Luggage testing a mid-engine sports car or supercar can be a worthless endeavor. In many cases, the trunk is just too small for a proper suitcase. But the 2020 Chevrolet Corvette isn’t your average mid-engine sports car.
Corvette owners have had a spacious cargo area behind them for a long time, but the C8 has flipped the script. With an engine behind the driver, the rear cargo capacity is drastically reduced. However, it has a new secret weapon too: the frunk.
Combined, the trunk and frunk are good for 12.6 cubic-feet of storage. That’s just 2.4 cubes down from the C7’s 15 cubic-feet of space. Numbers tend to fail at telling the whole story, though, which is why we decided to break out the suitcases. We’ve already seen the photos from Chevy (below) with a set of golf bags neatly tucked into the trunk. They fit, so no need to worry about giving up golf with your C8 purchase.
I’ll be using the usual luggage in our test: Two carry-on suitcases sized (24 inches long, 15.5 wide, 10 deep); one carry-on suitcase (21.7L x 13.7W x 9 D); one medium-size suitcase you have to check (24.5L x 16.8W x 11.5D) and one larger, full-size suitcase (33.8L x 21.5W x 13D).
I started with the frunk. It appears deep at first, but that’s somewhat misleading. The front edge is low, which means you can’t stack suitcases. One carry-on suitcase fits, but there’s no way a second suitcase could squeeze in there next to it. The surface area of the floor is another limiting factor. Instead of laying it flat on its back, I had to insert the suitcase sideways. If the floor area were bigger, two carry-ons laid on their back would’ve fit — they do in the Porsche 911.
As an example of the height restrictions for suitcases, I stuck the medium size suitcase in the only way it’ll go. This one doesn’t fit at all, towering far above the frunk’s edges. I’ll also note that I had zero trouble with this Corvette’s frunk operation. Chevy has sent out an update to change how it opens via the key fob. It went from two quick presses, to one quick press and one long hold.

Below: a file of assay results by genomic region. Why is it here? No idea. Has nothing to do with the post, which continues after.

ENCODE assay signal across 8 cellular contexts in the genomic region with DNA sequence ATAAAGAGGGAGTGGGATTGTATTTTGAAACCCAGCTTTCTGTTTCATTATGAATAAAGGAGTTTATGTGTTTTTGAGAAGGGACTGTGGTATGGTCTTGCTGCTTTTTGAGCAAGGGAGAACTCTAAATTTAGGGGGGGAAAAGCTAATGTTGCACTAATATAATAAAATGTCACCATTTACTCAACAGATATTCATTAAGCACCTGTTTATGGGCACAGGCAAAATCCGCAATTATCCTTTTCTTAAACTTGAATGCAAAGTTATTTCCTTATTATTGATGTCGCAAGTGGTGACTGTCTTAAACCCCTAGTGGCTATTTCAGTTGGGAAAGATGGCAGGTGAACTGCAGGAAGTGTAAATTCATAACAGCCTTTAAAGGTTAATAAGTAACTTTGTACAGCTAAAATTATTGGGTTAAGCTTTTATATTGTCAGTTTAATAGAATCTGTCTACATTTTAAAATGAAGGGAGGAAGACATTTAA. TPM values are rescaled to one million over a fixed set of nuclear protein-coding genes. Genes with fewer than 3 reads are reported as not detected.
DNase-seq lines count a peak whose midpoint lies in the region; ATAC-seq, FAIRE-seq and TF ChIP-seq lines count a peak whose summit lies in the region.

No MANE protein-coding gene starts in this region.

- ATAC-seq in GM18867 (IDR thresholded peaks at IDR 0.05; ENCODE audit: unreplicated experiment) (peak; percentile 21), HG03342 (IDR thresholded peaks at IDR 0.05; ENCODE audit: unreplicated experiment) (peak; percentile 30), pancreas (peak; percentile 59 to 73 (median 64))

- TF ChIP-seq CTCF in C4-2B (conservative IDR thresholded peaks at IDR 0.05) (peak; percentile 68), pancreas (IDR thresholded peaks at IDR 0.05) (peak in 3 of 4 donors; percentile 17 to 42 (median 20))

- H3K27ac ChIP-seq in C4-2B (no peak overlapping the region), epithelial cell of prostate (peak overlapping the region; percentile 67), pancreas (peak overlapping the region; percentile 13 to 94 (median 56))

Then, I circled back to the trunk. Chevy hyped the trunk up a lot when the Corvette debuted. You can tell that designers prioritized space over a svelte shape for the rear of the car, as style has suffered for the extra cargo room. Its shape is strange, and there are tons of hard pieces jutting out that limit what you can pack. The overall depth is great, but you can only fit some weird odds and ends down in the crevasse that extends even deeper than the standard trunk floor. Chevy takes full advantage of the Corvette’s wide rear end and extends the available trunk space from one side of the car to the other, too. That’s not the case in every mid-engine supercar.
So, how about some suitcases? I stuck two of the carry-on suitcases in end-to-end … and that was it. They barely fit height-wise, but there’s ample room for them on either side. Small gaps in between, on the sides and under the suitcases could hold small items, but you sure aren’t getting another suitcase in there. Both the medium and full-size suitcases are too tall to fit. The lesson for new Corvette owners here? Invest in some quality carry-on suitcases for any long road trips, because that’s all you’ll be fitting in both the frunk and trunk of the car.
Three suitcases are plenty for a car that only holds two people, but do take note that you won’t be able to remove the roof if you use any part of the trunk. The roof panel fits snugly back there in a couple mounting points. It’s easy enough to unlatch, carry and set into the trunk by yourself. I removed it and put it back on the car at least 10 times over my week with the car. Closing the trunk is a cinch, too. Just pull down on the nice grab handle and swing it closed. If you’ve used enough force, the latch mechanism catches, and it whirs closed electrically.
If you want full impressions on the C8, check out our recent Road Test and video review of this exact Accelerate Yellow Corvette.